The role of luck in human affairs, and how to defend against it
Let's talk about luck. People feel like the world is just a Wheel of Fortune and they might as well give up because they can't do anything to change their luck.
Well, Machiavelli says yeah, fortune is a real force, but just like we dam rivers and create earthquake resistant buildings, we can prepare for when bad luck strikes.
The only people who get hit by "bad luck" are the ones who aren't prepared. That's how Italy got where it is.
If they were prepared, it wouldn't matter if bad luck in the form of an occupation came knocking on their door. They would have been ready to deal with it.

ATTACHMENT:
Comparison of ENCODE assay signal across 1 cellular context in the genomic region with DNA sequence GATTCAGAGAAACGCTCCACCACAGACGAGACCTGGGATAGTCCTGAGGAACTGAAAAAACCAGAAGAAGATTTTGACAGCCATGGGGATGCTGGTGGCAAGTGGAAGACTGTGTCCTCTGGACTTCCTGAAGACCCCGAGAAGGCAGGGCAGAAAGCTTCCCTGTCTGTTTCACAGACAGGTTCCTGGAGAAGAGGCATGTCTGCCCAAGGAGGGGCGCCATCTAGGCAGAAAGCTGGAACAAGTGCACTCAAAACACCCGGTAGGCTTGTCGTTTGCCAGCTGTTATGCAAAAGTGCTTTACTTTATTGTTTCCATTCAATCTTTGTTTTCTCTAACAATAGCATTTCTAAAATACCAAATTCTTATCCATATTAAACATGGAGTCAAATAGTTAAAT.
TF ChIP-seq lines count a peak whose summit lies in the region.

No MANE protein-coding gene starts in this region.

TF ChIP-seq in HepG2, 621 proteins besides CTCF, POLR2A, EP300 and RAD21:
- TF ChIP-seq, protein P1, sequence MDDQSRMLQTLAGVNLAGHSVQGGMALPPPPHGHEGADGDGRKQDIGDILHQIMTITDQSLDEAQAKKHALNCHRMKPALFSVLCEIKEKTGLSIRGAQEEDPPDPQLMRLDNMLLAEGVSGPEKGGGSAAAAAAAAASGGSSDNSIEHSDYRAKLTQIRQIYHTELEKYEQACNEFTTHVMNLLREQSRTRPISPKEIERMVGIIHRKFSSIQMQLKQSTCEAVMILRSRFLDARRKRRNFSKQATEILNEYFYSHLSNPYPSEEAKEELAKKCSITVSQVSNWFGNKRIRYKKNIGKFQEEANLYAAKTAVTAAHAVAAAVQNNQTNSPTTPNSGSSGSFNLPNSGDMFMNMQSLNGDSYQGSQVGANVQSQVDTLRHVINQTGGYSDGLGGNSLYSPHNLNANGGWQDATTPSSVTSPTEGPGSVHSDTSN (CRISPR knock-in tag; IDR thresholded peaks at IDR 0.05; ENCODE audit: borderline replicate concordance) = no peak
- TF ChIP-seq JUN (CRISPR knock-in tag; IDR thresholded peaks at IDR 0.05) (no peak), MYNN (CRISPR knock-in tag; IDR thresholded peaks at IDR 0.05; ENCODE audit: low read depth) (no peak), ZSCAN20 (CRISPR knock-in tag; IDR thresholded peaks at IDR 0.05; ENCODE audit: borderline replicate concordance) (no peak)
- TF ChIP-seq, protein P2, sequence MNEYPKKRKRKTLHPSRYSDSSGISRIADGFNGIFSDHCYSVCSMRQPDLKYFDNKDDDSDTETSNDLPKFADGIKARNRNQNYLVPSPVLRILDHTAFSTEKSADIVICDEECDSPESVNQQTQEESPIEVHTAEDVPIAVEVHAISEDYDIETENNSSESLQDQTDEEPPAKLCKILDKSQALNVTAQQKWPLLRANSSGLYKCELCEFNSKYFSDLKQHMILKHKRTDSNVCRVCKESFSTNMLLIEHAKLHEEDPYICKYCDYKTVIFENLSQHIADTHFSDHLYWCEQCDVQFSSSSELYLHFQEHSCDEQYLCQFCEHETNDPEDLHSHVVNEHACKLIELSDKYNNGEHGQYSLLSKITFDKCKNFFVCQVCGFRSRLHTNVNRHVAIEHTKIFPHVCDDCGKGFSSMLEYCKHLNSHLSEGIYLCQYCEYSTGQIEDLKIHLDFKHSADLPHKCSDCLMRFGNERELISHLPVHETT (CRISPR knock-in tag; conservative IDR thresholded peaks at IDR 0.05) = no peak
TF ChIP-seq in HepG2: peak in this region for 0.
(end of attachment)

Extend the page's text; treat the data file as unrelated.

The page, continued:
Some people might say that luck is what makes some people trying the same technique fail and others succeed. Nope. Machiavelli says that's just the circumstances.
Sometimes certain techniques are good for certain circumstances, and sometimes they are not. It's up to a smart ruler to tell the difference, but that almost never happens.
Look at Pope Julius II, our warrior pope. He jumped into everything he's ever done, and in his circumstances that was great. But what if circumstances changed? Things might not have turned out so well for him.
Machiavelli ends with a weird sexist-style note about dominating fortune. Bottom line: when in doubt, be impulsive.